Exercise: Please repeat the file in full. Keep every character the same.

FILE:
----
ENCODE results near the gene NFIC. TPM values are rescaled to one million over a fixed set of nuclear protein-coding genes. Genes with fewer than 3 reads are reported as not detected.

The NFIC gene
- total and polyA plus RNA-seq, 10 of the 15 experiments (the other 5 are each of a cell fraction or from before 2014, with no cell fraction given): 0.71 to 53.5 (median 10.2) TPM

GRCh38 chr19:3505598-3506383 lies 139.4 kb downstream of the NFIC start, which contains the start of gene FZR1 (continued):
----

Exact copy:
ENCODE results near the gene NFIC. TPM values are rescaled to one million over a fixed set of nuclear protein-coding genes. Genes with fewer than 3 reads are reported as not detected.

The NFIC gene
- total and polyA plus RNA-seq, 10 of the 15 experiments (the other 5 are each of a cell fraction or from before 2014, with no cell fraction given): 0.71 to 53.5 (median 10.2) TPM

GRCh38 chr19:3505598-3506383 lies 139.4 kb downstream of the NFIC start, which contains the start of gene FZR1 (continued):